A scenic drive up through the mountains brought us to the cute riverside town of Shangli. Checked in at Han’s guesthouse, a 300 year old mansion still run by the same family and also a local tourist attraction – don’t think we’ve ever stayed in a tourist attraction before! Small rooms around a large courtyard full of the family’s washing. Weird, tiny bathrooms.Went for a nice walk around town, with its river, old houses, shops, and mahjong cafes. Decided we were due for a lazy afternoon so grabbed our books and found a riverside bar and sat on lovely cane chairs and chatted to Ron and Seb, ate great deepfried snacks and had some nice local and even a German beer. One of the snacks was a Chinese version of potato latkes. Others played majong and ended up with a large and critical audience. Dinner at the “Red Army” themed restaurant which was very nice. Quiet night in room.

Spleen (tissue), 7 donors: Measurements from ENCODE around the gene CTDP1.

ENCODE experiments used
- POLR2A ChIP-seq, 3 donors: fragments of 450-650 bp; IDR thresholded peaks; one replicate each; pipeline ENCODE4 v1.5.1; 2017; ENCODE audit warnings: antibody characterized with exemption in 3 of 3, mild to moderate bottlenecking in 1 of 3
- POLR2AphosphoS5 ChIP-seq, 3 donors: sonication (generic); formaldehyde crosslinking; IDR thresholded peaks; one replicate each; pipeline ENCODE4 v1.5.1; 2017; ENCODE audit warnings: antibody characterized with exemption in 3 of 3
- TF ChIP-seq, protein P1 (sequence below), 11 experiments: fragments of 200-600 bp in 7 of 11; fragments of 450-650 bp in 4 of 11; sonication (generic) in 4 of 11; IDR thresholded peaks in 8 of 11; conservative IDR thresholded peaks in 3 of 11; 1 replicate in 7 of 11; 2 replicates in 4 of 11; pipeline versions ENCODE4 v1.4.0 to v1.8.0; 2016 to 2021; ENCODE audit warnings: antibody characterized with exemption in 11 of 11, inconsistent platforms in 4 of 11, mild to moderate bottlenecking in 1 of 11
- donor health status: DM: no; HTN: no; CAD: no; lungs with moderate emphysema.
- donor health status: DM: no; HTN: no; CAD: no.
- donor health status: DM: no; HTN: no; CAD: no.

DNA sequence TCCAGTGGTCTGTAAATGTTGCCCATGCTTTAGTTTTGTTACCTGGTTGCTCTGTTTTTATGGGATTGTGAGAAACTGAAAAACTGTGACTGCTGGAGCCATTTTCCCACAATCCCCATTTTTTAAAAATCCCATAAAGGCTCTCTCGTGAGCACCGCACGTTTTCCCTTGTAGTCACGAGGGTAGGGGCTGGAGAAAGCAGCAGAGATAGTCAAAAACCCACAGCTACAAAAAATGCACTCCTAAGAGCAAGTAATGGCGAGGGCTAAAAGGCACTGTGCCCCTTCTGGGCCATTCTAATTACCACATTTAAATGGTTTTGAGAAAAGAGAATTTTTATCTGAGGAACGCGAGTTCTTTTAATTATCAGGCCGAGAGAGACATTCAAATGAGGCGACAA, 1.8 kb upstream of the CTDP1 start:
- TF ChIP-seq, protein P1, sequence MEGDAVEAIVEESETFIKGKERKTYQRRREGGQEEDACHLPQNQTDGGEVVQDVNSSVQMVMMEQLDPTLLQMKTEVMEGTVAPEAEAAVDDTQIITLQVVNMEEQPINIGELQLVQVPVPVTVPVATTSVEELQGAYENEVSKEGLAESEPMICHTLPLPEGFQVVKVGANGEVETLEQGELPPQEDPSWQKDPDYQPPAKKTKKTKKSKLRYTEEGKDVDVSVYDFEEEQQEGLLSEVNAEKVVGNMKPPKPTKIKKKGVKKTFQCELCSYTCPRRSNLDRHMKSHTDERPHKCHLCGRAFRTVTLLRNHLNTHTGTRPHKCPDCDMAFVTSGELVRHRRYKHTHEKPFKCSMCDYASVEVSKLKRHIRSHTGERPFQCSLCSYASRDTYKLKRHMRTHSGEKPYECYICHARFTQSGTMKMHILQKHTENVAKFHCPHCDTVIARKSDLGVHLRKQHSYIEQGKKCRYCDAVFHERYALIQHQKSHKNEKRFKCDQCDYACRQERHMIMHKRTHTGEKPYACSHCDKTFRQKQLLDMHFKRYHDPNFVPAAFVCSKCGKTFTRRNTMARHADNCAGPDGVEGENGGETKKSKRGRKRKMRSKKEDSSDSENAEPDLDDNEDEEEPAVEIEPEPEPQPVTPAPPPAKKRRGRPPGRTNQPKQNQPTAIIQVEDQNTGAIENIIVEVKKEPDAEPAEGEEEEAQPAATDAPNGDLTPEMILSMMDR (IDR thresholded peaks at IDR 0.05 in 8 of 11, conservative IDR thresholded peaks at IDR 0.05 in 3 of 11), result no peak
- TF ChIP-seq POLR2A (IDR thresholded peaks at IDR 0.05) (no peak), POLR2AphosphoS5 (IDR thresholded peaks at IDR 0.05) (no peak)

BEIJING

Nice breakfast of handmade noodles and eggs before a 3 hour drive back down to Chengdu airport. Had 2 hours to fill in at the very new airport and our futile search for anything decently vegetarian ended with fries at KFC and some cakes. Slow through security but flight was pretty much on time. Arrived at the very fancy new airport and had a long walk to the luggage collection. Into a taxi and a 45 minute drive through skyscrapers and dusty roads brought us to our hotel, the King Parkview. Nice big room with usual hard bed, though slightly softer than others. Old style hotel, a bit worn out, but spacious, not much in the way of facilities but free wireless in lobby. Went off with Seb and Ron to find a vegetarian restaurant tht had good reviews. Our taxi driver had a bit of trouble finding it but he was very persistent andtracked it down up a laneway. It was worth the hunt as it was all delicious, with some unusual dishes and a nicely decorated place too (its the Baihe restaurant, Caoyuan Hutong).